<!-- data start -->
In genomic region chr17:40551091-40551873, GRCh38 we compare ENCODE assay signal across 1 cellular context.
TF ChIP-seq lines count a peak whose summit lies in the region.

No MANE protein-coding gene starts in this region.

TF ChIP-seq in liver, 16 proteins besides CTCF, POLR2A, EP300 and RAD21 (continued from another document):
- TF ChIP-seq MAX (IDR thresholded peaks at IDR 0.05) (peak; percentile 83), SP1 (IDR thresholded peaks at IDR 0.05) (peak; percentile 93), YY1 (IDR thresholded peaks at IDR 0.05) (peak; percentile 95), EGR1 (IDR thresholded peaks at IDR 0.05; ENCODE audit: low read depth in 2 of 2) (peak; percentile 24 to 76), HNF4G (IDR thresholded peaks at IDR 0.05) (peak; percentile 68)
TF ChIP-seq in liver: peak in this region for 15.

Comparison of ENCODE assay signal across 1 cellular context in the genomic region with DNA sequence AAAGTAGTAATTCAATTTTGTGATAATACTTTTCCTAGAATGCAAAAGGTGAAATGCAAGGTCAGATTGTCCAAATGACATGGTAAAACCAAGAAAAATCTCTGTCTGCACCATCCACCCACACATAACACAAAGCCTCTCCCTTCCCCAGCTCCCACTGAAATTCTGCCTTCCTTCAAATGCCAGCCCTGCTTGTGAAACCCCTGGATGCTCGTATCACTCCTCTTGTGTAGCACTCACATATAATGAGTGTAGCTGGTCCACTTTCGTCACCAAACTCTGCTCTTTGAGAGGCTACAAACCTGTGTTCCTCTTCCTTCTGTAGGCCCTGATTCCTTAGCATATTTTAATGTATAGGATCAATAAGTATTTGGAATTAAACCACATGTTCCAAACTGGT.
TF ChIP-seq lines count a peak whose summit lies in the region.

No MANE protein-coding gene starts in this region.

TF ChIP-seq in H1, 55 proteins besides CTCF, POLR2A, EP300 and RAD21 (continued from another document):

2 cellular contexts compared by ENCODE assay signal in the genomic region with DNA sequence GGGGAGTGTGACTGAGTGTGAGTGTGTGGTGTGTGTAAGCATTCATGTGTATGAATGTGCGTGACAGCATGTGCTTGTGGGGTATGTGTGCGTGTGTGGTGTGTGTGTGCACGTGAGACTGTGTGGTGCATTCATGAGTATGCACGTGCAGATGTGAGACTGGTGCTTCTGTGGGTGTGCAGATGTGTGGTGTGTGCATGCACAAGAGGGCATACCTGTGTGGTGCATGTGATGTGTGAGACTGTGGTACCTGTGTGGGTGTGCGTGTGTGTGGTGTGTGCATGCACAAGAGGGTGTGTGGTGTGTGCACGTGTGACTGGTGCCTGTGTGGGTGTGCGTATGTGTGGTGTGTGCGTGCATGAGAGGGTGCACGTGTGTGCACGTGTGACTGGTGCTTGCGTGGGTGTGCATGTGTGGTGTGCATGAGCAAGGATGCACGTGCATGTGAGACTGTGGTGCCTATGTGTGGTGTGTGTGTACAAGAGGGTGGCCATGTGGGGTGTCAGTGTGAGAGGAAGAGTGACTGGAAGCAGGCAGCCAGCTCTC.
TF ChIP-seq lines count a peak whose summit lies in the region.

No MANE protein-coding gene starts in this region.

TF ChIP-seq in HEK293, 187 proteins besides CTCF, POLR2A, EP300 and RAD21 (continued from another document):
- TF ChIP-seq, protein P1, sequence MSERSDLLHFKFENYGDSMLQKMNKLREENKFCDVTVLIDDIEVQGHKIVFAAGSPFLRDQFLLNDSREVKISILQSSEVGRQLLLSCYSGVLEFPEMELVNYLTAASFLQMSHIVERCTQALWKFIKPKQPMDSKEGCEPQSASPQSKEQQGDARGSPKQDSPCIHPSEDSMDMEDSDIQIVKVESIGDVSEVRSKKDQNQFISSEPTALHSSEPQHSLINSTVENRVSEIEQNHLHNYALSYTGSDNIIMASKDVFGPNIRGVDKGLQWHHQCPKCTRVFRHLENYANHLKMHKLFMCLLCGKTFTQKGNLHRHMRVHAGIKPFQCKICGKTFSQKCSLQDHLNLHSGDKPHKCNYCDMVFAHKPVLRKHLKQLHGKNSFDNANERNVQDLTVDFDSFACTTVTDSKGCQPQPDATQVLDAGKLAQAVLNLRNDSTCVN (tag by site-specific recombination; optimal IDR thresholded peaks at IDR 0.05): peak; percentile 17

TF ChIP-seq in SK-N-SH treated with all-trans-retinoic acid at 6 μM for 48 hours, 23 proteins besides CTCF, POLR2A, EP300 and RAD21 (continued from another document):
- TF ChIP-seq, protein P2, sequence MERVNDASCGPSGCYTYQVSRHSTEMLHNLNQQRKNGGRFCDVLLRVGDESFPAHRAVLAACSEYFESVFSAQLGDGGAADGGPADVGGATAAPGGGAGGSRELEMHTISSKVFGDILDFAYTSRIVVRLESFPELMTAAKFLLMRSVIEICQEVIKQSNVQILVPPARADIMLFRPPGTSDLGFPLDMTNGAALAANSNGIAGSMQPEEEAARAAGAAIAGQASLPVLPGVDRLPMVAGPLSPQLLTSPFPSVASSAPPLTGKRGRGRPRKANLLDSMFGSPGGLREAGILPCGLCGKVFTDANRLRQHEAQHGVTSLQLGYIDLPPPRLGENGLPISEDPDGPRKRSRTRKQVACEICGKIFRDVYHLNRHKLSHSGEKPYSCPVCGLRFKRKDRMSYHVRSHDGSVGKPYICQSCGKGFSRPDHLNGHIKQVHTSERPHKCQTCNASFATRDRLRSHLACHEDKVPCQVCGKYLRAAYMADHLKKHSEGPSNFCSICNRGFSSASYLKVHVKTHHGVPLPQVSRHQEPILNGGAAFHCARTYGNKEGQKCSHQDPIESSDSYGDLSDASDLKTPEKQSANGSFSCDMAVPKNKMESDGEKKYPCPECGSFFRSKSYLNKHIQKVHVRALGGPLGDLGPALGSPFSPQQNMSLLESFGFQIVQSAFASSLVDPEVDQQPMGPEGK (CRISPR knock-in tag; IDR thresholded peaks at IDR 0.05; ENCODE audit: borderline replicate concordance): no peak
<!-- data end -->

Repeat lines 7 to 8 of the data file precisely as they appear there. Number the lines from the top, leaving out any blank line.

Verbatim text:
Comparison of ENCODE assay signal across 1 cellular context in the genomic region with DNA sequence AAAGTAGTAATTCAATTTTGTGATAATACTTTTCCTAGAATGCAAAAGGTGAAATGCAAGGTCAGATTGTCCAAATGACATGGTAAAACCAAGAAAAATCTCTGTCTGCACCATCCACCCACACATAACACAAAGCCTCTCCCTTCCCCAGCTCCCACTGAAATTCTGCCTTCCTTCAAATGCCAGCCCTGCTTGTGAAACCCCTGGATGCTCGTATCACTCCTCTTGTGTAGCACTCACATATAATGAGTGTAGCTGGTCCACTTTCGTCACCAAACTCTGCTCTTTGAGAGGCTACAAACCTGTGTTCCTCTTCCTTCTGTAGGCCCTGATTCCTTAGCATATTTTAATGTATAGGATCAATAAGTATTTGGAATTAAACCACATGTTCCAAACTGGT.
TF ChIP-seq lines count a peak whose summit lies in the region.